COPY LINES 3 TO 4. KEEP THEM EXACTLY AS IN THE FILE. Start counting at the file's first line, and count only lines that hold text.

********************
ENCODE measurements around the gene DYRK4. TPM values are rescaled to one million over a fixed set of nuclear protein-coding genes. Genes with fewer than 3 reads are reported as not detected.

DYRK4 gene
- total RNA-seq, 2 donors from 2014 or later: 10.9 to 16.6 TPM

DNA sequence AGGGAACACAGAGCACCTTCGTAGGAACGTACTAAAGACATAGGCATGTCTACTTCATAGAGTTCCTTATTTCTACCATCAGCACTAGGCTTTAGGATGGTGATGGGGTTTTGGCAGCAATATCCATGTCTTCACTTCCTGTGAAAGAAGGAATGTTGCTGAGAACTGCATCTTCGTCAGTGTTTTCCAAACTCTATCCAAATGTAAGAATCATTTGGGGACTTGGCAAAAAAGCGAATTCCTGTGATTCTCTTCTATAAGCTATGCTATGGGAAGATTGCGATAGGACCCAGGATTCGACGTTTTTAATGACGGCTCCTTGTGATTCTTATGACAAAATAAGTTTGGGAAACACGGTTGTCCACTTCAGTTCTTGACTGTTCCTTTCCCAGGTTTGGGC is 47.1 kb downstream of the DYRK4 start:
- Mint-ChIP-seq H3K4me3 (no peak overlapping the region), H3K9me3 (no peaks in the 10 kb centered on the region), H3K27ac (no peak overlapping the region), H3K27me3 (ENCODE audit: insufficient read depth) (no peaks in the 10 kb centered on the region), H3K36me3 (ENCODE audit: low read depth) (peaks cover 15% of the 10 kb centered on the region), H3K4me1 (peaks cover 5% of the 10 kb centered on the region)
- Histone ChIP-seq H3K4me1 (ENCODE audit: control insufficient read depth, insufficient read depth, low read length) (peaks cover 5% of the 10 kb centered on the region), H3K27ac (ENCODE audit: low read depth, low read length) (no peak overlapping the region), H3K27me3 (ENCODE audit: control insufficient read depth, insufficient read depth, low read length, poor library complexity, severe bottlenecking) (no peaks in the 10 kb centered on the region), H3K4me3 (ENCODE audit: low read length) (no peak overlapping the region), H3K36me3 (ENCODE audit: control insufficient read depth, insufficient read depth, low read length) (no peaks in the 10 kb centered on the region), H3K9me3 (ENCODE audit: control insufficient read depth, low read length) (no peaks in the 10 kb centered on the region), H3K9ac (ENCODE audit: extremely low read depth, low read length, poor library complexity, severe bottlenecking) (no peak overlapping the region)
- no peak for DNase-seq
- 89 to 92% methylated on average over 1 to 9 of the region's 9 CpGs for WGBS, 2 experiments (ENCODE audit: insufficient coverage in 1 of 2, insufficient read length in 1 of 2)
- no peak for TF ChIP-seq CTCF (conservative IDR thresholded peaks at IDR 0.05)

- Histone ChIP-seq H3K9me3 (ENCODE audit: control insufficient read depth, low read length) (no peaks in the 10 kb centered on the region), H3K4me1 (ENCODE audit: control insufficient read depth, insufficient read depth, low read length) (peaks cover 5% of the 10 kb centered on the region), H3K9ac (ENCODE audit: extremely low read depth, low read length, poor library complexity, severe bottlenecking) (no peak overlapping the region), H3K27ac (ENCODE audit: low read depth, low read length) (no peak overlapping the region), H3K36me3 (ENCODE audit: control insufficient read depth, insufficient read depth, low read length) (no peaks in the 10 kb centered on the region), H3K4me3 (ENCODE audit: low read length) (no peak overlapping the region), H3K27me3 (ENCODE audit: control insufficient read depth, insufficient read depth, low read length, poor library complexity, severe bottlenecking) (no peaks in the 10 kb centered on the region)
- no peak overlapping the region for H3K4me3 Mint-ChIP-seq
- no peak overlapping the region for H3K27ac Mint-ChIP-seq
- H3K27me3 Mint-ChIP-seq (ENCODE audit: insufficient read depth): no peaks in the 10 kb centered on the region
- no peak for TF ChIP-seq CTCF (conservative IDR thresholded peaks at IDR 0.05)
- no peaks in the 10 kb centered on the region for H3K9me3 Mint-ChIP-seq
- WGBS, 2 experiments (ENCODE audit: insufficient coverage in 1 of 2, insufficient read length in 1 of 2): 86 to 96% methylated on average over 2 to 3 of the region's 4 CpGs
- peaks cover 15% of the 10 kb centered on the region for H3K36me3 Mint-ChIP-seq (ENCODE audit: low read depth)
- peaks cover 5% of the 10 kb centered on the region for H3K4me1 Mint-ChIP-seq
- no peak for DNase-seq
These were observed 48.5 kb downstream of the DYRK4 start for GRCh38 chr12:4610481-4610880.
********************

- total RNA-seq, 2 donors from 2014 or later: 10.9 to 16.6 TPM

DNA sequence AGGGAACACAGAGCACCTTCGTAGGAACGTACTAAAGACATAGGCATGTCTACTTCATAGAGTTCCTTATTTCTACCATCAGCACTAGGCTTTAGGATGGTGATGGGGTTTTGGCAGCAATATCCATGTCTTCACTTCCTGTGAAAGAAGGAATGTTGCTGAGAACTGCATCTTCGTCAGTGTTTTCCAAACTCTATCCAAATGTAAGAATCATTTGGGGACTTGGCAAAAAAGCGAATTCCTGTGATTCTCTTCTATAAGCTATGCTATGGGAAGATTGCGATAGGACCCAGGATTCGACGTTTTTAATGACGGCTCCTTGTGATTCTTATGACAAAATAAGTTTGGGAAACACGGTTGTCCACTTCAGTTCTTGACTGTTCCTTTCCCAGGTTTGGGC is 47.1 kb downstream of the DYRK4 start: